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Addison Township, Village of Leonard Welcome Rep. Slotkin for a Tour

Addison Township, Village of Leonard Welcome Rep. Slotkin for a Tour

(Crystal A. Proxmire, June 9, 2021)

Addison Township, MI – Leonard Village President Mike McDonald was happy to host Congressperson Elissa Slotkin and members of her staff for a tour of the community last week.

“I can’t remember a time when a Congressional Representative came to Leonard and took an interest in our village,” he said.  “Sometimes officials will come to the Strawberry Festival, usually before they’re elected, sometimes after.  But this is really nice.”

Slotkin said that coming from Holly, she knows how rural communities can feel ignored or overlooked.  “We need to make sure our rural communities are supported, and that your needs are met too,” she said.

Chatting over bagel bombs and coffee from Evergreens Coffee and Bake Shop in nearby Oxford, Slotkin heard from Village officials what challenges they face.  Leonard, which is within Addison Township, has a population of 403 people as of the 2010 Census.

“We’re not a community that can just write checks,” said Addison Township Supervisor Bruce Pearson who was also among the officials on the tour. When the Village was having a problem with parking near the Polly Ann Trail, they didn’t put out an RFP for a contractor or perform a study on the land or hire a design firm.  “We got gravel donated and Mike and I went in at night and added the new parking lot.  People think this stuff falls from the sky, but here it happens because we do it.”

“We don’t have a DPW, but I know everyone who owns a backhoe,” he added.

The Village Hall was being painted inside, but Rep. Slotkin and her team were able to take a peek at the historic building.  A block up and across Elmwood Street another historic building sits in clear need of attention.  The community has been raising money to restore the Leonard Mill.

According to LeonardMill.com, “The Leonard Grain Elevator and Beanery, known locally as the Leonard Mill, dates back to 1889 when the Village of Leonard was thriving with local farming activity. The Grain Elevator was constructed immediately adjacent to the PO & N Railway, which made shipping to larger cities possible. Local farmers used the railroad and Grain Elevator to process and transport produce, lumber, grain, and livestock on outbound trains. Northbound and southbound passenger trains also departed each morning and each evening. The passenger trains brought people to work in the village businesses, which were a ready market for goods and services.”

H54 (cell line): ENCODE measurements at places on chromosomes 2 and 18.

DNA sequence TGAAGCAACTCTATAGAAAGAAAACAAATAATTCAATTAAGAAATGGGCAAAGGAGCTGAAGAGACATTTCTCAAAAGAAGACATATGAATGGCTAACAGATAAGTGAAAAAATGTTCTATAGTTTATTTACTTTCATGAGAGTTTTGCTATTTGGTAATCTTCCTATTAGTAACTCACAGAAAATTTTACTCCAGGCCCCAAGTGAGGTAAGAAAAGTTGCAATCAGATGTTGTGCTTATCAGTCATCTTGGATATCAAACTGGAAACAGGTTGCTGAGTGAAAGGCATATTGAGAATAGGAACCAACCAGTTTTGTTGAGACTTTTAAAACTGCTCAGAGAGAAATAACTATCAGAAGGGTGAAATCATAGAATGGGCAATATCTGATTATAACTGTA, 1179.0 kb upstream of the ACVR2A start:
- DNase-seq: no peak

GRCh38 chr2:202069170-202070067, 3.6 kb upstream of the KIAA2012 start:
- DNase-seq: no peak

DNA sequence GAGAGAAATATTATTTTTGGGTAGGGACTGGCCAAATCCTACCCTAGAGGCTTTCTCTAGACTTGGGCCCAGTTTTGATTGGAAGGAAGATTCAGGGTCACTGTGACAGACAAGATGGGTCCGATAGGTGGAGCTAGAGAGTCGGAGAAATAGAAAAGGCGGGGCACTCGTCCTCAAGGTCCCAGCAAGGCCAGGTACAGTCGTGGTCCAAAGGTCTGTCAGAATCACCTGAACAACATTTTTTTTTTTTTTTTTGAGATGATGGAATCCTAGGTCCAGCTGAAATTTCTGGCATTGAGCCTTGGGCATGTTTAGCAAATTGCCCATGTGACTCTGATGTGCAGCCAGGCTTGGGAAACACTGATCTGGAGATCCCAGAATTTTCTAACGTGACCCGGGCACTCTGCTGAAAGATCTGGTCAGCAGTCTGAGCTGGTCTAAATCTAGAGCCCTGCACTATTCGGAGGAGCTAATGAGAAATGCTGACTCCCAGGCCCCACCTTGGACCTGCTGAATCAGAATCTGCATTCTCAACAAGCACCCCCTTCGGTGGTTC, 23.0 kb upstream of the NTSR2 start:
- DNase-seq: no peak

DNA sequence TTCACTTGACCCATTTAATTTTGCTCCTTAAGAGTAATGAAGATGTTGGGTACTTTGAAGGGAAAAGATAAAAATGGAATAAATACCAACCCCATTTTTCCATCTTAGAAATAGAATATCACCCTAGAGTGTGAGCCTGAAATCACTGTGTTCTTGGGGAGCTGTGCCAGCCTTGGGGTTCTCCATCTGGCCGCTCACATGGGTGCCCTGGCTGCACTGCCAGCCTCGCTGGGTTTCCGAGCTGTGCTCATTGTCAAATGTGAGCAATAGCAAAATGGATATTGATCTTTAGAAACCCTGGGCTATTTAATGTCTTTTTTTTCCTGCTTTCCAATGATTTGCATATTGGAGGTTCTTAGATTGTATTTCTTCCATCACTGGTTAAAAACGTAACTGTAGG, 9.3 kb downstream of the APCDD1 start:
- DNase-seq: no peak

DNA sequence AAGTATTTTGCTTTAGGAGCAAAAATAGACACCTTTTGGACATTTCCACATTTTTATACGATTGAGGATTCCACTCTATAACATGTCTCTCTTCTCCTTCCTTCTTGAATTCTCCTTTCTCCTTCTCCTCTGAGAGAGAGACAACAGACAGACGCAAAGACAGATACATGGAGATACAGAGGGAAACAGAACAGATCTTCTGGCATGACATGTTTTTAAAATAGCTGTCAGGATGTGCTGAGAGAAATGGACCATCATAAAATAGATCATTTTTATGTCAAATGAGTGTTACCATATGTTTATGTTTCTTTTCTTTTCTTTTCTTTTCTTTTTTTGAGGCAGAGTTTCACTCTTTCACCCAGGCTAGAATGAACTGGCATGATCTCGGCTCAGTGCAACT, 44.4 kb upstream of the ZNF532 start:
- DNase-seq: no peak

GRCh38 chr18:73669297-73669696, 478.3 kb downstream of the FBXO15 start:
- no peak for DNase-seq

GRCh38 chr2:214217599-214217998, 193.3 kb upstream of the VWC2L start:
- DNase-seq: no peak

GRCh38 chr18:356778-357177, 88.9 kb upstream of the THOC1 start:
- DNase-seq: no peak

The Polly Ann Trail has replaced the railroad line, so those enjoying a stroll or a ride pass right by the historic site.  The trail has become a destination spot for many, and McDonald hopes that “with the Leonard Mill restoration, hopefully that will be a draw, and help us attract grants, and visitors.”

The trail grew even more popular over the past year as the pandemic had people seeking outdoor recreation, and not traveling as far.  “It’s seen a boom and it’s been keeping our stores going.  We see horses out here on the weekends… and when the state approved e-bikes on the trail it helped get seniors out there,” President McDonald said.

Slotkin said that across the country she’s seen a similar trend.  “A lot of people are doing the research and going to new places nearby,” she said.  “Communities with outdoor amenities are doing a lot better than those that don’t.”

While the trail has brought people together to enjoy the great outdoors, it’s also had behind-the-scenes coalescing effects.  “The Polly Ann Trail helps the five communities work together.  We have to work cooperatively. That doesn’t always happen in government, but with this we have something that connects us,” McDonald said.

Polly Ann Trail Manager Linda Moran was on hand to give Slotkin a look at the popular trail, including features donated by area businesses and scouting groups.  “Sometimes communities are resistant to trails, and it took a lot of work to get it approved.  But now it’s so popular.  I can’t imagine [this area] without it,” Moran said.